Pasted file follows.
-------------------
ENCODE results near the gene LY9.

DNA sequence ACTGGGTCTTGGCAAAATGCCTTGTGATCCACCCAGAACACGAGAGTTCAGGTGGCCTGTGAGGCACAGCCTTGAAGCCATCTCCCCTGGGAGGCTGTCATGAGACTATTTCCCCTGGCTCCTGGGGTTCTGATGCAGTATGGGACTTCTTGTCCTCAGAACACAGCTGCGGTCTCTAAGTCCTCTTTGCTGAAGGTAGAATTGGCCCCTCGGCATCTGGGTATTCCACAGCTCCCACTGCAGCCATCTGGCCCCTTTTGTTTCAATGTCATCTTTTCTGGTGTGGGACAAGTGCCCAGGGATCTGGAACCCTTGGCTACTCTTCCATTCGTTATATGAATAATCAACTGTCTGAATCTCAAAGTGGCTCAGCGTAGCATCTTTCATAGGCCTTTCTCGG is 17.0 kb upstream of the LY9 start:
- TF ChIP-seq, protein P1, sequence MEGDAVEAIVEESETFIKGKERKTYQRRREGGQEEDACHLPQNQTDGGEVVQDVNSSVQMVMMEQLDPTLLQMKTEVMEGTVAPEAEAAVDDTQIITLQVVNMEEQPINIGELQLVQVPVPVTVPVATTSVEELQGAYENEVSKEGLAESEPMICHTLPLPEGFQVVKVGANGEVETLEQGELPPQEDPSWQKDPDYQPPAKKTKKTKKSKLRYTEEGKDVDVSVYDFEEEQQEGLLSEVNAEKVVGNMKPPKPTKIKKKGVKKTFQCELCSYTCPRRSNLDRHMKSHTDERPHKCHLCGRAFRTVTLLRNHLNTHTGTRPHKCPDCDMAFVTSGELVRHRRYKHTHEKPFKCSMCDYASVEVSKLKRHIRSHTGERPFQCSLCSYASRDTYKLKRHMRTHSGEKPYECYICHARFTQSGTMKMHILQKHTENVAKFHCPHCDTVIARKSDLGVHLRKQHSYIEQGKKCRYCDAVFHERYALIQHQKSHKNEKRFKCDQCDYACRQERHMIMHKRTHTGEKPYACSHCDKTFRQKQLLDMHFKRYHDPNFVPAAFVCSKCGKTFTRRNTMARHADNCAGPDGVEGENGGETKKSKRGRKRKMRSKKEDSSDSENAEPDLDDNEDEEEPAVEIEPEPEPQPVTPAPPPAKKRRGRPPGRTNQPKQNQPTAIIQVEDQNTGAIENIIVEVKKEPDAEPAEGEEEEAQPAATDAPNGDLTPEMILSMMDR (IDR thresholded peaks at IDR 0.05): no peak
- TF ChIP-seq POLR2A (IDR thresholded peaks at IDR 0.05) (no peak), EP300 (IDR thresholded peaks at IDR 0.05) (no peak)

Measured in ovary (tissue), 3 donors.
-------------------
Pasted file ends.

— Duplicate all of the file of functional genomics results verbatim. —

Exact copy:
ENCODE results near the gene LY9.

DNA sequence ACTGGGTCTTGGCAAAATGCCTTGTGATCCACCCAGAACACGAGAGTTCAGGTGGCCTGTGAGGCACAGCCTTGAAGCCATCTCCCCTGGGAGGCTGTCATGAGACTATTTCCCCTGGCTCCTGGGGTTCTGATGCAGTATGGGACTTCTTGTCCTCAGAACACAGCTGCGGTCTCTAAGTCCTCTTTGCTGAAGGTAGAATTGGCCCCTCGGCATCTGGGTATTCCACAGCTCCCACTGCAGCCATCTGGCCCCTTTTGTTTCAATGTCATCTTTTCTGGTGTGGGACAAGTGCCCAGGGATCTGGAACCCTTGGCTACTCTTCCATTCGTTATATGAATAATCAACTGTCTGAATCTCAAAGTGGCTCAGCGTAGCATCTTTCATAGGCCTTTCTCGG is 17.0 kb upstream of the LY9 start:
- TF ChIP-seq, protein P1, sequence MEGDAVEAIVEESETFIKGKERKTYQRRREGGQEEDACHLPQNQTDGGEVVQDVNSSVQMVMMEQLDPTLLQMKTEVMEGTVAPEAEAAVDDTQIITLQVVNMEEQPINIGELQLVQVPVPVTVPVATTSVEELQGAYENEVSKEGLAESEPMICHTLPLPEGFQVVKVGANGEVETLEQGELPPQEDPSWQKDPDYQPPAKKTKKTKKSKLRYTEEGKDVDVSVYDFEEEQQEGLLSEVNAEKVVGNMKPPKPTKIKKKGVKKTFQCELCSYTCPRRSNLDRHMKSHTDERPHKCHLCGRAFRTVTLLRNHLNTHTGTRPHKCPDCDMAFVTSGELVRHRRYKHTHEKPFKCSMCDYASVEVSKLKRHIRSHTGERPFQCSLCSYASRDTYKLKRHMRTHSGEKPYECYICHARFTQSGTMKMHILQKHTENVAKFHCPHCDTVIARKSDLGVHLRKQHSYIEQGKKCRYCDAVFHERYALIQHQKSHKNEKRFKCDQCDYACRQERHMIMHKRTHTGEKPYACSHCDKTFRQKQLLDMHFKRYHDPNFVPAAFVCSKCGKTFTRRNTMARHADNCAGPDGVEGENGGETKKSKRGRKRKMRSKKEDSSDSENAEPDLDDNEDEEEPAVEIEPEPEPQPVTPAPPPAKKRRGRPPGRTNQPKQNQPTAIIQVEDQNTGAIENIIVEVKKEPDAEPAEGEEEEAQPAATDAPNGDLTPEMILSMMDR (IDR thresholded peaks at IDR 0.05): no peak
- TF ChIP-seq POLR2A (IDR thresholded peaks at IDR 0.05) (no peak), EP300 (IDR thresholded peaks at IDR 0.05) (no peak)

Measured in ovary (tissue), 3 donors.